This post continues our series by a onetime academic job seeker, now academic-at-large, on presenting non-traditional work for academic promotion or tenure.
It’s early on in your career on the tenure track, and you hope to create scholarship that has real public impact—the traditional monograph or articles, to you, doesn’t feel like enough. But will the work you do help you reach your goal of promotion inside academia? Here are some tips to help you achieve that goal, while producing the museum exhibit, podcast, or social-media page of your dreams.
Find out what policies, if any, your department or institution already has on the books.
And do it early—before you invest too much energy in a project that might not be legible to those in charge.
Plot out ways to connect your non-traditional work to the more traditional categories of research, service, and teaching.
Maybe your students participate in the podcast you’re producing; maybe you mount an exhibit at a local gallery and invite the neighborhood to an opening, with musical performances; maybe you use archival material you’ve uncovered in more traditional research as the backbone for a website, or a series of articles in newspapers or magazines. Then, in your statements for the tenure file, be prepared to describe how these connections have worked.
Build external evaluation into the process.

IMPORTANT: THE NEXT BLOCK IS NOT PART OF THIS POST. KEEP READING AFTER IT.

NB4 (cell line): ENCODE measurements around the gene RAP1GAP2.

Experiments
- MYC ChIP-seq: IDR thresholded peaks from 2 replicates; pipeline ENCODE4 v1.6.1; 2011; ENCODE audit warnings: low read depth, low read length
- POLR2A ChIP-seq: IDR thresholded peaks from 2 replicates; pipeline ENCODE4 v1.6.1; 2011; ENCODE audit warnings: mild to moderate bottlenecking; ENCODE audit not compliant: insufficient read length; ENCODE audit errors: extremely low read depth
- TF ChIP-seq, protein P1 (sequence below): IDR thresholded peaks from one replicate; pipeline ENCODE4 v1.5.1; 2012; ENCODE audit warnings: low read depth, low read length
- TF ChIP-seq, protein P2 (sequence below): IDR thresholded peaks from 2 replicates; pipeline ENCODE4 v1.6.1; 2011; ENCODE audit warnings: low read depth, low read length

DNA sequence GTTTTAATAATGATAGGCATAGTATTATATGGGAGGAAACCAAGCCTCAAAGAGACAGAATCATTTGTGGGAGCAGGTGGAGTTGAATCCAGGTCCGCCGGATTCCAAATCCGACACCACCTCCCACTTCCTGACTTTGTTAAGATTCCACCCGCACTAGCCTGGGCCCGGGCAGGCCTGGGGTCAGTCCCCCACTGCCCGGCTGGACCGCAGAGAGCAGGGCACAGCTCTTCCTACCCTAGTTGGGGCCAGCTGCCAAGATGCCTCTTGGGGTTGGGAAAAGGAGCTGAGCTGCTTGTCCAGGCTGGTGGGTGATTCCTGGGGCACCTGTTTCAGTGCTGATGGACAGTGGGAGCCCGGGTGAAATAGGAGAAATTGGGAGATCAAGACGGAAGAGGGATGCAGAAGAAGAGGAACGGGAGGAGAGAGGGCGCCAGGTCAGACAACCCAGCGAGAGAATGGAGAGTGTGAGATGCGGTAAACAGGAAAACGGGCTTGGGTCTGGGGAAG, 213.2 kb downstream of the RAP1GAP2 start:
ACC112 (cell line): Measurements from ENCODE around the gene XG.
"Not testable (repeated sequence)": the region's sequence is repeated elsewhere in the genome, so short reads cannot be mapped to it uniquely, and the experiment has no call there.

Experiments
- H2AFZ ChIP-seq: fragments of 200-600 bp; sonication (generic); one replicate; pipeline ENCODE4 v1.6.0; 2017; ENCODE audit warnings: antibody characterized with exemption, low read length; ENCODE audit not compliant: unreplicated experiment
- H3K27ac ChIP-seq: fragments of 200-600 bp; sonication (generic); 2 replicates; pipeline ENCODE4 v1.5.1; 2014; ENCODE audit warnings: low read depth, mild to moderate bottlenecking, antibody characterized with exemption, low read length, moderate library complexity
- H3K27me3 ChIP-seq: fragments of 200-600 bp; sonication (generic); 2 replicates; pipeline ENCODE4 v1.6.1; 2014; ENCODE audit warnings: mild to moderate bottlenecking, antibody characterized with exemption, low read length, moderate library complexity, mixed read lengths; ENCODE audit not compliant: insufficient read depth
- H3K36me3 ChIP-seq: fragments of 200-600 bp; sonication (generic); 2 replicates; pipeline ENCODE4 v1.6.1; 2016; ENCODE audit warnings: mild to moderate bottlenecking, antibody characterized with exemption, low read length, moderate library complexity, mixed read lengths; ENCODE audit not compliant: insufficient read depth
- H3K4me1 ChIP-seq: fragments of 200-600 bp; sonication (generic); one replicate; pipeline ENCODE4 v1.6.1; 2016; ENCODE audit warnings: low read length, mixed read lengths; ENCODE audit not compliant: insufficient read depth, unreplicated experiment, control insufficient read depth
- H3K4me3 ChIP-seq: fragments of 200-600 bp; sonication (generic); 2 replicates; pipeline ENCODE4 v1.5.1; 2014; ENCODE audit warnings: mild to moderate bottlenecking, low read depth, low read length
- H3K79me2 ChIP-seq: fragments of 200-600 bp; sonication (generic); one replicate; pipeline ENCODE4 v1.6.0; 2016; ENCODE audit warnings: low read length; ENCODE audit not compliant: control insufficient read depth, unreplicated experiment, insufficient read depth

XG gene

When you’re working on a plan for non-traditional work, make sure that you plan ahead to include a survey—formal or informal—of users or visitors, so that you can find out what your impact has been.
Keep good records.
This advice applies to most aspects of the tenure file, but goes double for non-traditional work: try to take notes as you go along. Remind yourself, in a text file that lives in a prominent place on your computer, of the names of people you’ve encountered along the way who might be able to provide supportive commentary on your project’s strengths and impact. Excerpt any helpful comments that you get from users or readers during planned evaluations. Consider other ways to quantitatively or qualitatively measure the impact your work has had, like:
- Download numbers for a podcast?
- Emails from others who’ve used a tool you’ve created?
- Numbers of retweets for the viral thread you wrote for Twitter?
If so, save every bit of that evidence, too!
Reach out to professional organizations and colleagues outside of your school who might be able to help.
If you are the only person at your institution who does the kind of work you want to do, this step may be even more important. Hearing stories from other people who’ve successfully—or unsuccessfully!—included non-traditional work in their own dossiers can help you plan your course. And professional organizations like the National Council on Public History and the Modern Language Association have been considering the question of how to evaluate non-traditional scholarship for tenure and promotion for years, and may have guidelines available that you can share with your institution.
Interfolio’s Dossier enables scholars to collect, curate, polish and send out their materials at all stages throughout their academic professional path. Learn more about Dossier here.